The Fibrosis Marker Syndecan-1 and Outcome in Heart Failure Patients With Reduced and Preserved Ejection Fraction
What is the role of syndecan-1 (a mediator of cell-matrix interactions) in heart failure (HF)?
The study investigators measured plasma syndecan-1 levels in 567 chronic HF patients. The primary endpoint was a composite of all-cause mortality and re-hospitalization for HF at 18 months.
The mean age of the study cohort was 71.0 ± 11.0 years, 38% were women, mean left ventricular ejection fraction (LVEF) was 32.5 ± 14.0%, and median syndecan-1 levels were 20.1 ng/ml (interquartile range, 13.9-27.7 ng/ml). Higher syndecan-1 levels occurred in HF patients who were more often male, and had higher NT-proBNP levels and worse renal function. Using multivariable regression analyses, the study investigators found a correlation between syndecan-1 levels and markers of fibrosis and remodeling, but no correlation with markers of inflammation. Using interaction analysis, they found an interaction between LVEF and syndecan-1 (p = increased risk of the primary outcome in diastolic HF patients [hazard ratio, 2.10; 95% confidence interval, 1.14-3.86; p = 0.017), but not in systolic HF patients (hazard ratio, 0.95; 95% confidence interval, 0.71-1.27; p = 0.729). When added to a prediction model with established risk factors, syndecan-1 enhanced risk classification in diastolic HF.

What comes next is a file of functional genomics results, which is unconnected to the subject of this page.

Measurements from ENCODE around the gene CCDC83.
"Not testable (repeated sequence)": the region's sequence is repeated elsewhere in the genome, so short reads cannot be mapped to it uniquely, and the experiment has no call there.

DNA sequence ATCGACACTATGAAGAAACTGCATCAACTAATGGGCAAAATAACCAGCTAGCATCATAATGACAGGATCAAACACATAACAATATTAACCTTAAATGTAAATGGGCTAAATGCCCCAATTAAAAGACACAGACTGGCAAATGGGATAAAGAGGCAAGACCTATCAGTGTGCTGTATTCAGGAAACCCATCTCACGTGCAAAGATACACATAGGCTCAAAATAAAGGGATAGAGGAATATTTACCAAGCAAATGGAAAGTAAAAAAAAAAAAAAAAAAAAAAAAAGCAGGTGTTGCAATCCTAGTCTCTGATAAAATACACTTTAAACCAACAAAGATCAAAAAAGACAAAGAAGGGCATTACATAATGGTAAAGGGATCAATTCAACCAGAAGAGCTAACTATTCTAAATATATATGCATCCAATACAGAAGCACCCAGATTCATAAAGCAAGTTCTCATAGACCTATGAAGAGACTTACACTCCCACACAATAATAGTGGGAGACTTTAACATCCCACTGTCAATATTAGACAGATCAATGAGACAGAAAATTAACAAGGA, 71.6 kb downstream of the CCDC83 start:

The authors concluded that in HF, syndecan-1 levels correlate with fibrosis biomarkers, suggesting a role in cardiac remodeling. Syndecan-1 was associated with clinical outcome in diastolic HF, but not in systolic HF patients.
This is an important study because it suggests that syndecan-1 may play a central role in the pathogenesis of HF. Its importance is probably due to the fact that it plays an important part in the balance between matrix metalloproteinases and tissue inhibitors of metalloproteinases. This study should prompt prospective clinical trials to better determine its role in the remodeling accompanying HF.
Keywords: Syndecan-1, Heart Failure, Diastolic, Matrix Metalloproteinases, Peptide Fragments, Stroke Volume, Natriuretic Peptide, Brain
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